Appellant contends the petition stated a case on the principle of respondeat superior and on no other principle or theory. The petition makes no charge of negligence against appellant that is limited to the acts of Holtgrave, nor did respondent offer any direct evidence that Holtgrave personally laid the plate. On the issue mentioned, the petition charged that "defendants caused a flat steel plate . . . to be laid" and that defendants, their agents, servants and employees, negligently failed and omitted to provide a proper steel plate. The mere fact that Holtgrave delivered the first load, and would have needed to have had the plate in place before he could push the hand truck into the semi-trailer, did not require a finding that Holtgrave personally laid the plate, particularly in view of his denial. Neither the pleadings nor the evidence limited respondent to the acts and conduct of Holtgrave on the issue of appellant's negligent selection and placing of an improper plate. An acquittal of Holtgrave of negligence on this issue did not bar a verdict against appellant. Instruction E was properly refused. Judgment was properly entered against appellant, although Holtgrave was discharged. DeMoulin v. Roetheli, 354 Mo. 425, 189 S.W.2d 562, 564.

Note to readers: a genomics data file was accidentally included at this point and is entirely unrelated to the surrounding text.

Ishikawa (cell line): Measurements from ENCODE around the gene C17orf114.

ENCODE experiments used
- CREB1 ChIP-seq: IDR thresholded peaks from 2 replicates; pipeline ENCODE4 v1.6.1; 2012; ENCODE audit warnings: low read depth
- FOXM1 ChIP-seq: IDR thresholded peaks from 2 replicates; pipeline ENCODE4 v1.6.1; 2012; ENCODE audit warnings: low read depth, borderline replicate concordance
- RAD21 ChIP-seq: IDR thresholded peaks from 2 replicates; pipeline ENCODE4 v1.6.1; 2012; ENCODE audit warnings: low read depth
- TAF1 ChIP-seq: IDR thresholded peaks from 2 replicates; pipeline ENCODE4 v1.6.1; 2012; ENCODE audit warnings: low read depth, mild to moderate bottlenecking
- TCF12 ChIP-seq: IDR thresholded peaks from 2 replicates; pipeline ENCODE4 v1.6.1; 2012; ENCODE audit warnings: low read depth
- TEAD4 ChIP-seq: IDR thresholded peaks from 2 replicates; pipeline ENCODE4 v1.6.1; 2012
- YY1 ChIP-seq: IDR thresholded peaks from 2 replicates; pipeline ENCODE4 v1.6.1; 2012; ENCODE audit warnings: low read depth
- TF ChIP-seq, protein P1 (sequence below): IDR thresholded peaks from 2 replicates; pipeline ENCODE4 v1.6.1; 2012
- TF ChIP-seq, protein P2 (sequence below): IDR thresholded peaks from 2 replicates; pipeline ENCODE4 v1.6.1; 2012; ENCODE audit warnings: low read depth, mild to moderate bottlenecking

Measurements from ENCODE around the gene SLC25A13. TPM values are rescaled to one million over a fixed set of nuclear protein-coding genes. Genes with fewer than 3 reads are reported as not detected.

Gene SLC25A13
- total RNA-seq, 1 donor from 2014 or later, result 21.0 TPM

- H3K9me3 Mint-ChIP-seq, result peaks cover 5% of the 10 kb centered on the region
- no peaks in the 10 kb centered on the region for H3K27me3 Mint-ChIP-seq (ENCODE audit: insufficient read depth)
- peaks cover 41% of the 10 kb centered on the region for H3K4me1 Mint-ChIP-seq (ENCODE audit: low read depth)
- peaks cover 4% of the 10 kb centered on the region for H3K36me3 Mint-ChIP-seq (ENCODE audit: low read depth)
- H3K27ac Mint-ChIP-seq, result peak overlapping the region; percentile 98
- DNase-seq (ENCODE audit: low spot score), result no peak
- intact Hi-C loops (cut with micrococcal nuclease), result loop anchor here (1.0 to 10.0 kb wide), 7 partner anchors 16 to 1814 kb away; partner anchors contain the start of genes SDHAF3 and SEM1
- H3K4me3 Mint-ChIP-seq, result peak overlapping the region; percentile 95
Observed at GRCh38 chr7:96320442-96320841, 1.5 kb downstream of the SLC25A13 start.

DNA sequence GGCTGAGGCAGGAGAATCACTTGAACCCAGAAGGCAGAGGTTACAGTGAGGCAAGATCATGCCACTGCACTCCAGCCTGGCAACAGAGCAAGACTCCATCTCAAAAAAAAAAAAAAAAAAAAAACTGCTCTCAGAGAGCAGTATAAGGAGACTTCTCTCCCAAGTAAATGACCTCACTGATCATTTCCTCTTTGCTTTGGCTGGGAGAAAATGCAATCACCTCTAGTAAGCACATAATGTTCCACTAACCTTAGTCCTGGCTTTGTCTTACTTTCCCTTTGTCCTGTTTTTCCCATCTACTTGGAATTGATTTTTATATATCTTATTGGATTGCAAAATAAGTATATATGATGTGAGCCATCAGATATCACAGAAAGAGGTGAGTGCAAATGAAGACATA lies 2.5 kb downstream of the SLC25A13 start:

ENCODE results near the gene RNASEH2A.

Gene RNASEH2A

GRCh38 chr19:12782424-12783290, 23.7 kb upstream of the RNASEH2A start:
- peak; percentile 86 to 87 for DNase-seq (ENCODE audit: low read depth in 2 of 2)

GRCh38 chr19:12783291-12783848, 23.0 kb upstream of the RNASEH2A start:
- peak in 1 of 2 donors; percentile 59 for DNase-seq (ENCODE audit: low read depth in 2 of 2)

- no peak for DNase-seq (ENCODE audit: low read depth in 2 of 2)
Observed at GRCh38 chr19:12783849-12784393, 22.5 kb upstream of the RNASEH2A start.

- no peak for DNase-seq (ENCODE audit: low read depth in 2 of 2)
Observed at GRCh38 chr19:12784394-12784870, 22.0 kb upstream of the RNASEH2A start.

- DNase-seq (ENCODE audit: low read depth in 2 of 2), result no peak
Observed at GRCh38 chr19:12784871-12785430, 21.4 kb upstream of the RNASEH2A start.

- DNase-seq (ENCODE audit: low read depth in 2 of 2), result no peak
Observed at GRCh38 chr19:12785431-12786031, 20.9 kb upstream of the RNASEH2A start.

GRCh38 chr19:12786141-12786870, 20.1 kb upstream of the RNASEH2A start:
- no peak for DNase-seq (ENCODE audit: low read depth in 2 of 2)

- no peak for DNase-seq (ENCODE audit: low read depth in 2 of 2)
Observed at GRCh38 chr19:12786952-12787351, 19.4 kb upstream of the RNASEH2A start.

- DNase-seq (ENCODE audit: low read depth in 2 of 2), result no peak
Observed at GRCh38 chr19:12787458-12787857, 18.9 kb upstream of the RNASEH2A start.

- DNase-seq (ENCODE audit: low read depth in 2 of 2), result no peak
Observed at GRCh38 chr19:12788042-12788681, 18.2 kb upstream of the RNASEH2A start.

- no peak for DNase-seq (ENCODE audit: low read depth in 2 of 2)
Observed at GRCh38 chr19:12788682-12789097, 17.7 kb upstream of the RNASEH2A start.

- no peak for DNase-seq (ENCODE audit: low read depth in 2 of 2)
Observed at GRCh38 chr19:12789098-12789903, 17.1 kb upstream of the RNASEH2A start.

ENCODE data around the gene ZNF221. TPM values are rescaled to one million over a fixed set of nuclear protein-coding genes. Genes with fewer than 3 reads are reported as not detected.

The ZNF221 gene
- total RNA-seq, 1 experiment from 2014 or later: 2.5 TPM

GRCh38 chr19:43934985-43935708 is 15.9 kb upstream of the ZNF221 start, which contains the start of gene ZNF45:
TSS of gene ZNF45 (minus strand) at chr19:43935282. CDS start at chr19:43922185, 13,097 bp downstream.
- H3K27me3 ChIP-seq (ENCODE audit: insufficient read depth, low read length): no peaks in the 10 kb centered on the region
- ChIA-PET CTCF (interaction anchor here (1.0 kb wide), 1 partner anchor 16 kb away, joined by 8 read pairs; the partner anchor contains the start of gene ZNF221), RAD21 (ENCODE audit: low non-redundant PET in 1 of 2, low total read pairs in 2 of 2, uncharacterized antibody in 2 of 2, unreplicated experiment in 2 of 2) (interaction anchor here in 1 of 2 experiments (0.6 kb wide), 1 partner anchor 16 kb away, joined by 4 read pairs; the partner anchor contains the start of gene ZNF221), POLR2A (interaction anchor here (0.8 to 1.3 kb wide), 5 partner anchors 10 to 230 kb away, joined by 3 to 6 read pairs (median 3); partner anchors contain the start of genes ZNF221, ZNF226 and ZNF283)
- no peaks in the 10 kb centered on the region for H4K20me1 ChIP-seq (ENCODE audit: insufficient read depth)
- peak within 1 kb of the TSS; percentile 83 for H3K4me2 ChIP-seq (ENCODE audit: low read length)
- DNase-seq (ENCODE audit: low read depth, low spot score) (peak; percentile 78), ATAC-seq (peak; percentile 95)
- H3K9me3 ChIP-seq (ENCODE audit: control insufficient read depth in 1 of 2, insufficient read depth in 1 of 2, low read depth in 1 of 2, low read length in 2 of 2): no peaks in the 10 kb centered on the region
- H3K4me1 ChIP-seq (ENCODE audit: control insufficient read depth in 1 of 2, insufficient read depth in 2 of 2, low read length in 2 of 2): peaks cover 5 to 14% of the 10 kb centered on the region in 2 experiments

Appellant assigns error on the trial court's refusal to direct a verdict in appellant's favor at the close of all the evidence. Appellant's theory is that respondent was guilty of contributory negligence as a matter of law, but in what respect is not clearly pointed out in the brief. Appellant's position apparently is that respondent voluntarily and unnecessarily placed himself in a dangerous position and that "by the exercise of ordinary care he should have realized that he was exposed to danger." We must consider the evidence favorable to respondent on this issue. Respondent was in the semi-trailer when the third loaded float arrived. The loaded float weighed in excess of 1000 pounds. One wheel of the float got up on the edge of the plate, which extended above the platform, and another wheel knocked the plate around at an angle and stopped against the plate. The float stuck or hung up. Respondent and Holtgrave looked it over and saw the plate was flat and that the upper edge extended about an inch above the platform. They discussed the matter. Holtgrave pulled the float back two or three feet. (We disregard evidence that Holtgrave was not on the platform at the time.) Respondent thought he intended to straighten the plate, although nothing had been said to that effect. Respondent had been standing two feet away and as the float was pulled back, he stepped up within a foot or so and was going to help straighten the plate, "the way they usually did it." He didn't think about the float being suddenly pushed forward. Nothing had been said to indicate that the float was to be moved forward. Without any warning, the float was shoved forward with force and violence and was right on respondent when he saw it. He did not have time to get out of the way. The front wheels of the float and the steel plate went off the platform, the plate went under respondent's feet. He was knocked over backwards, the float tilted upon its end and the merchandise fell on respondent.